They are fixtures in area Memorial Day and Fourth of July parades, as well as 9/11 memorial ceremonies, Halloween celebrations, and Civil War reenactments at Camp Olden and the Abbott House in Hamilton Township.
They have played for the College of New Jersey’s alumni veteran festivities, Trenton Titans hockey games, and Princeton University’s P-rade.
Downey says that the GTPD has also helped welcome home numerous returning veterans from overseas, and that she and other solo players perform at weddings, private parties, senior events, and funerals.
The group’s fee for an appearance at a parade or public event runs from $1,000 to $1,200, but they also make many charitable appearances.
“Charity events would include the Relay for Life at Mercer County Park, Princeton University Ivy League Mental Health Conference, and the ARC Walkathon,” Downey says. “We’ve played at fund raisers for the Hamilton Police K9 unit, including one that raised money to buy bullet proof vests for the dogs.”
“We’re a non-profit. We only want to maintain the group, maintain our needs,” she adds. “We take care of everything for our members, instruments, music, kilts, etc.”
“We’re happy to be part of the community, in fact, that’s part of our by-laws — to give back anytime we’re able, especially when police and firefighters pass away,” she says. “Our mission as a band is to provide musical performances to the public and superior instruction to our members.”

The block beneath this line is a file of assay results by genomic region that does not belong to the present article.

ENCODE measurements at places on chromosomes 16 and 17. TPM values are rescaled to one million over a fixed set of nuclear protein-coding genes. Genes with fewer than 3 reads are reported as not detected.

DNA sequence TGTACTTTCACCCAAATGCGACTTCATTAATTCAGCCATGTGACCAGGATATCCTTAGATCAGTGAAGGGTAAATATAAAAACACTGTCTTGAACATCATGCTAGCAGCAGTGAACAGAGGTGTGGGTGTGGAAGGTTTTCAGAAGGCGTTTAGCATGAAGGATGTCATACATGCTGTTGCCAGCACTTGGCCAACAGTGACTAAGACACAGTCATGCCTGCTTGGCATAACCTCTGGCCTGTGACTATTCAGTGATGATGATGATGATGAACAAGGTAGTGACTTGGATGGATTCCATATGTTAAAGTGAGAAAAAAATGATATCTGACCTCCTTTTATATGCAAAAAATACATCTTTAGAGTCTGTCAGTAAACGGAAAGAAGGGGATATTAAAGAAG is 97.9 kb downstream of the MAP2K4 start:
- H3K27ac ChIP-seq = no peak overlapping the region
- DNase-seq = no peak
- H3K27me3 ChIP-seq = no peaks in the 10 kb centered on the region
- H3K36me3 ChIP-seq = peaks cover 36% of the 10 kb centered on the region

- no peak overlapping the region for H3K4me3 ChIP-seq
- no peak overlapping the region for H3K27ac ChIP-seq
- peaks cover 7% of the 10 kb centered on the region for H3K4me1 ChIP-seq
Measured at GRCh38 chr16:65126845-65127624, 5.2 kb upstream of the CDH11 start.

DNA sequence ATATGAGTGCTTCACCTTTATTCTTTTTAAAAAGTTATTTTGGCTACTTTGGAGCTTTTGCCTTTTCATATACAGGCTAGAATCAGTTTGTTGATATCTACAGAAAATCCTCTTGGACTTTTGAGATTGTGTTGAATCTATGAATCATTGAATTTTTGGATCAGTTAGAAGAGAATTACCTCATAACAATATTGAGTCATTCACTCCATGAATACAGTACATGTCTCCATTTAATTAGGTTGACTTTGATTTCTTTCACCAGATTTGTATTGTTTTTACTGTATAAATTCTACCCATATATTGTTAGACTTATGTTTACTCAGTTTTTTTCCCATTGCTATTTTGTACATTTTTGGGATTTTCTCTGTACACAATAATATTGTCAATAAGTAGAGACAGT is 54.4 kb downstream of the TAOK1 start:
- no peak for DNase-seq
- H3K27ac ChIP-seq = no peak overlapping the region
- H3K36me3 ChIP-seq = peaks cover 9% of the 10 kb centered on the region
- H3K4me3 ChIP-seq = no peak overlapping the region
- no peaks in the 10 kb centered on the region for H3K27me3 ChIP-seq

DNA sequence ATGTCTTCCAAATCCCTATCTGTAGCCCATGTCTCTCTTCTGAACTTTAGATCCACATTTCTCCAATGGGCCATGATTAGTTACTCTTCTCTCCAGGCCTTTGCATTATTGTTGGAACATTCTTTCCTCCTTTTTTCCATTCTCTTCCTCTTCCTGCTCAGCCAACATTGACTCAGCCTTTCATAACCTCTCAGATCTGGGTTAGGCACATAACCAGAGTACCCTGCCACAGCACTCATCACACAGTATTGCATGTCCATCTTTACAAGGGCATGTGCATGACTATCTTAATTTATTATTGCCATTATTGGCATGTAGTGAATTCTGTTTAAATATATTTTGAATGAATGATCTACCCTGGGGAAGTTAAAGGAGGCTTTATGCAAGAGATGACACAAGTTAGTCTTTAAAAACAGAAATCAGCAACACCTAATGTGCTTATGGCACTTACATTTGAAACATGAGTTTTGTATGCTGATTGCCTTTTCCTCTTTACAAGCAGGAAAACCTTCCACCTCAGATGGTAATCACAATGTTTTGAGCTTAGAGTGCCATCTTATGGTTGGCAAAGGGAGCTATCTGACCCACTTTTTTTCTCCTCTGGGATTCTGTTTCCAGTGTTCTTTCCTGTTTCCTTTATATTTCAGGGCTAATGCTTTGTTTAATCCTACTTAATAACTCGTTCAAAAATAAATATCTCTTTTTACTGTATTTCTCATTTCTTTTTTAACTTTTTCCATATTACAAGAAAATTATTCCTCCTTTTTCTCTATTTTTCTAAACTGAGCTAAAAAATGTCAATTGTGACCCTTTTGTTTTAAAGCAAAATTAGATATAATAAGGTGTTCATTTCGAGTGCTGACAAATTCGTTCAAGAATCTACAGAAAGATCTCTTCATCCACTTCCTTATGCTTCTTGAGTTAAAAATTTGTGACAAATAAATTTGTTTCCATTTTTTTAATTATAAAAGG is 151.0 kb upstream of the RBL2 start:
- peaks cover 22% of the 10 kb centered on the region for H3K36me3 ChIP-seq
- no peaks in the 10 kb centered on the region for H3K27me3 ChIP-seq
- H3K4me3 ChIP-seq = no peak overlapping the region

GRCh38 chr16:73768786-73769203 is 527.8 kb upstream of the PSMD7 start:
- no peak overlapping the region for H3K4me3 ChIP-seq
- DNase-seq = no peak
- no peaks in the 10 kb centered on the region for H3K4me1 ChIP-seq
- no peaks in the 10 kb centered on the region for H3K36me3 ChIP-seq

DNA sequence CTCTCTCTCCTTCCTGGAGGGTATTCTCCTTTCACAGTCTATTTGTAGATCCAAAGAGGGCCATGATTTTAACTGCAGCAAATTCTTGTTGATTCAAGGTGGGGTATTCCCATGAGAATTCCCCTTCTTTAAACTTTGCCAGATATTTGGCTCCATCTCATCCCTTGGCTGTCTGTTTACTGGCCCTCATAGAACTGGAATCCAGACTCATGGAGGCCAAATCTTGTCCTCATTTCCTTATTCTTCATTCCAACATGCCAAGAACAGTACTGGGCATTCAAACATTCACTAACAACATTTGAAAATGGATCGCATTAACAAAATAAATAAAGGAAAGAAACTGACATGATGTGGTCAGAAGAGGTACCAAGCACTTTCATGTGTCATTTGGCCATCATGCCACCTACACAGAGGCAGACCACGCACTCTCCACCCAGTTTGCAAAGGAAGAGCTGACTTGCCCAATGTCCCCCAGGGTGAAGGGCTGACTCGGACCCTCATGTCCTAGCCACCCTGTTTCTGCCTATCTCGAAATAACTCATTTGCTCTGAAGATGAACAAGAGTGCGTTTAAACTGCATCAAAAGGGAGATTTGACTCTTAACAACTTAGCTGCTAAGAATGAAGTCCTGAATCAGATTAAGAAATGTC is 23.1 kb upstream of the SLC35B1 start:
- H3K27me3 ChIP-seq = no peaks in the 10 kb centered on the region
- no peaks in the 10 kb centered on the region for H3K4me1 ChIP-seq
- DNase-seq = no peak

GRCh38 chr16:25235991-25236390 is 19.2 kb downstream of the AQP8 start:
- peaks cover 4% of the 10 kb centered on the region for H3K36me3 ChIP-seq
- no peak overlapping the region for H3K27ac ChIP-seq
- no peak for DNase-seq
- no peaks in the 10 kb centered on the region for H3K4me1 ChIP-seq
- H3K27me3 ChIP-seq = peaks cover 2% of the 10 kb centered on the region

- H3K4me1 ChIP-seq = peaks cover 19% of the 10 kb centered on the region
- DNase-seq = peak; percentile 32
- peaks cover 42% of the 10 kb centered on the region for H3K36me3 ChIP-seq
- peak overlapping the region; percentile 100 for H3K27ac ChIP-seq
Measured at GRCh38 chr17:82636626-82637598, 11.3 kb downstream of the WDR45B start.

Born in Ohio in 1966, Downey moved with her parents and five brothers to Ewing in 1968 when her father found work in central New Jersey.
After serving in the Air Force during the Korean War, Downey’s father graduated from LaSalle University with a degree in chemistry. While Downey’s mother raised the large family, her father worked as a chemist at RCA and Princeton Gamma Tech Instruments in Rocky Hill before starting his own company producing radiation detectors for use in radon monitoring.
The Downey kids attended parochial schools in the area, including Notre Dame High School in Lawrenceville.
Along with her brothers, Downey played music throughout her childhood and carried her interest into college, majoring in flute at Trenton State College (now TCNJ). She graduated with a bachelor’s degree in music education in 1988.
“We were definitely brought up with music in the home,” she says. “My mother is an accomplished pianist with a serious devotion to Chopin. We were exposed to it all (classical, folk, jazz, popular, etc.) and developed a loving appreciation for music as children.”
After graduation, Downey taught for one year in the Burlington County School District as a substitute teacher before returning to TCNJ to participate in a program the college offered for re-certification in mathematics.